“Kobani will greatly complicate a very delicate process and have a major impact on its durability, particularly as the fight for Kobani has involved fighters closely linked to the PKK.”

Erdogan has made clear that the presence of PKK fighters at the defense of Kobani is a stumbling block to helping the town.

Last week he said he saw no difference between the PKK and Islamic State, and has said Turkey will not aid “terrorists.”

Turkey is also determined not to be sucked into the Syrian civil war without assurances that western partners will help topple Assad, his implacable foe.

Syrian Kurds maintained an ambivalent relationship with Damascus, and they shunned the opposition coalition in return for being largely left alone by Damascus.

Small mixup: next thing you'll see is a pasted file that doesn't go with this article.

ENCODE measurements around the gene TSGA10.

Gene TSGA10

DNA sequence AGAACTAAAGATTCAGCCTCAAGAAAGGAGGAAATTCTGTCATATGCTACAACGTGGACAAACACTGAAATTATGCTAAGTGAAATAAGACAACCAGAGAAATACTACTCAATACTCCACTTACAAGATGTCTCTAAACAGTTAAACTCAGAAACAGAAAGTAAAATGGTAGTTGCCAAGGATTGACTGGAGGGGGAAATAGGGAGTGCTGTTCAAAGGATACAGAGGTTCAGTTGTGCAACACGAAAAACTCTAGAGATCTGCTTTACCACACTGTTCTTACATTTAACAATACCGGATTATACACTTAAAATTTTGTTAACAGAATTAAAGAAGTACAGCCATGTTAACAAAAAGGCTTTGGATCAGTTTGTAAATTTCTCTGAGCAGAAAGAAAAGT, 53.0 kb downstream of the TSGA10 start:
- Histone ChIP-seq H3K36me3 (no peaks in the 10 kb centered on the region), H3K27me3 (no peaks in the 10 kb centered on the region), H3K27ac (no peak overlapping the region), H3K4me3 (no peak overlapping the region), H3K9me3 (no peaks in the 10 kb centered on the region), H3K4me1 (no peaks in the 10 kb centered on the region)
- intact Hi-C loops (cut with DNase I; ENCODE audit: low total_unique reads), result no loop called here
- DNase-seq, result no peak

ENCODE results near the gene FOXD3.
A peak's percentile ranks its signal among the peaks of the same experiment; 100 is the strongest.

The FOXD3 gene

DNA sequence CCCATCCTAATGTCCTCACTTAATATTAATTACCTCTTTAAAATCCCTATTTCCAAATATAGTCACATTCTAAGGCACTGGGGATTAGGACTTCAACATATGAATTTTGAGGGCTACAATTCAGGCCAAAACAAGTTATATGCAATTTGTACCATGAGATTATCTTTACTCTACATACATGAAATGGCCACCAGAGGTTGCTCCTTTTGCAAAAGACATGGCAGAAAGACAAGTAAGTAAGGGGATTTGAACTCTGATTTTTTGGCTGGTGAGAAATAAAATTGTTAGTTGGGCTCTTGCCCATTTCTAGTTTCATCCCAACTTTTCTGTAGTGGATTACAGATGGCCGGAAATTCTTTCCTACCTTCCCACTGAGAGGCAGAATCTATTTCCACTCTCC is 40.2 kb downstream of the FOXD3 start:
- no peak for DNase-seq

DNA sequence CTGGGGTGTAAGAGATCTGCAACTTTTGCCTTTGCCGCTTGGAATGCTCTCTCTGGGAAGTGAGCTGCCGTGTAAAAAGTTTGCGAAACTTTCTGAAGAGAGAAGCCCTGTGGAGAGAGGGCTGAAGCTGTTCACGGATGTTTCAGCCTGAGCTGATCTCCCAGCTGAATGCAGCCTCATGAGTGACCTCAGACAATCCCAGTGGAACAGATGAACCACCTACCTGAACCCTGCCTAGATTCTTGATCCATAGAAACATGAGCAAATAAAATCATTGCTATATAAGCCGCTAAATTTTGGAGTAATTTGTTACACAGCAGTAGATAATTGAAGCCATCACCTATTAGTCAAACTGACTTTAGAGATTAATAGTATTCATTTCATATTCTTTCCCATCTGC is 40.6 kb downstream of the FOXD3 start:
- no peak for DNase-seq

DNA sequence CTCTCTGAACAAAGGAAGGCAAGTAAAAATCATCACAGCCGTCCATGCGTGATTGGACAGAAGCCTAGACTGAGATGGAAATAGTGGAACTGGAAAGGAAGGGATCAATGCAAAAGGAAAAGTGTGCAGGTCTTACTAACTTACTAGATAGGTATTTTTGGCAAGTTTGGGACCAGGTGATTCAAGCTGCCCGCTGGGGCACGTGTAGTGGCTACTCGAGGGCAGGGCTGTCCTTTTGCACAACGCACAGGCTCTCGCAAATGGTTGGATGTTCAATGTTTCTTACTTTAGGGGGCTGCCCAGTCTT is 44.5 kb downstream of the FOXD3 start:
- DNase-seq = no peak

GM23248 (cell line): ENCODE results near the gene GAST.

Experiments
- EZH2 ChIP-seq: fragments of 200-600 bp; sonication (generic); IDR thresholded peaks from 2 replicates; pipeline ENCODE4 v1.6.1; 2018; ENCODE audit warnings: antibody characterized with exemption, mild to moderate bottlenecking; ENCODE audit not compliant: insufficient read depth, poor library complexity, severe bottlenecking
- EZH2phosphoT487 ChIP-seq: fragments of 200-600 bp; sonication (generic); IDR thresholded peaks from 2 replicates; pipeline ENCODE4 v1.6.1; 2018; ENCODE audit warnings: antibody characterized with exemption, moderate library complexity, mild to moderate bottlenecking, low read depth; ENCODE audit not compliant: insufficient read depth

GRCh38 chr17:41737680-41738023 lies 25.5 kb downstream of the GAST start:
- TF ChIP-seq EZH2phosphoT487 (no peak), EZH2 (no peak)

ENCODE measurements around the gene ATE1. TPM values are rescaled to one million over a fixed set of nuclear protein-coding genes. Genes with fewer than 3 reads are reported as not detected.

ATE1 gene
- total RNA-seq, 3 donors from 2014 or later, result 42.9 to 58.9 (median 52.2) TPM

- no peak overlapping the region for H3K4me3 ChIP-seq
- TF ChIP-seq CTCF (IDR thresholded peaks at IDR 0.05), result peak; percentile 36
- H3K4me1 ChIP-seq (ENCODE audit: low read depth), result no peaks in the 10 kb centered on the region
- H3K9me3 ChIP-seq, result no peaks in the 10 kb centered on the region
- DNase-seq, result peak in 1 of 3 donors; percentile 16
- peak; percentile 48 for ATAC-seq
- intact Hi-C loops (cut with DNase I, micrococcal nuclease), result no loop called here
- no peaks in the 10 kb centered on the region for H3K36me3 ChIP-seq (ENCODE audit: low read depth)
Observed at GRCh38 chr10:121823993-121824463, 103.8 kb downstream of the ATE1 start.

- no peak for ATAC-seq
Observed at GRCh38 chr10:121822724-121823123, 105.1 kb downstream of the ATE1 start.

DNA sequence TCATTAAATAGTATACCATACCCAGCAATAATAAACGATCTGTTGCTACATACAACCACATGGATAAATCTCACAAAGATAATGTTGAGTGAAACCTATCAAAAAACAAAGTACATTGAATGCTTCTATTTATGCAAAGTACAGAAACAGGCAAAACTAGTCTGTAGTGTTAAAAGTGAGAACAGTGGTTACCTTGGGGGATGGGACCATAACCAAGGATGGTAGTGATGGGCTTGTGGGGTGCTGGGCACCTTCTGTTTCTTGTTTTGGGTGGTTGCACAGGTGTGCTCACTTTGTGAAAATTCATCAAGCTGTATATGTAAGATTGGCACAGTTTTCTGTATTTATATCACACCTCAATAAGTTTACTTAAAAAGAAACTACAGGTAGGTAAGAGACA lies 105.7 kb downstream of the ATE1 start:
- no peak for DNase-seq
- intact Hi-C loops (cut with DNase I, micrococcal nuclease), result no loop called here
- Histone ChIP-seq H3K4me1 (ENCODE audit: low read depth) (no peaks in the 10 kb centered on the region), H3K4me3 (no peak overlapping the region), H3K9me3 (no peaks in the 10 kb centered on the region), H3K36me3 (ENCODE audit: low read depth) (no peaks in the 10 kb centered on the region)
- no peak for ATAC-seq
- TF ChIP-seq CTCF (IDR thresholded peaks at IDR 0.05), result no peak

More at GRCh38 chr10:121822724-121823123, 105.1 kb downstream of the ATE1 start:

The creation of three self-declared autonomous Kurdish “cantons” in Syria last year, one of them at Kobani, further deepened mistrust in Ankara.

Despite all the problems, Erdogan launched an impassioned defense of the peace process over the weekend.

“I have put ... my body, my being into it. No matter what the consequences will be ... to build peace and stability, I will continue to struggle until my last breath,” he said.

There were signs on Monday that the Ankara is aware of the urgency, when a pro-Kurdish MP said his party had received a one page road map on the peace process from the government. No further details were given.

But with record numbers joining the PKK, according to Kurdish officials, and Kobani testing already strained relations, Turkey risks renewed ethnic violence, Ibrahim said.

“If people take to the streets again, it would be much worse than the 1990s. These people are really not afraid to die.”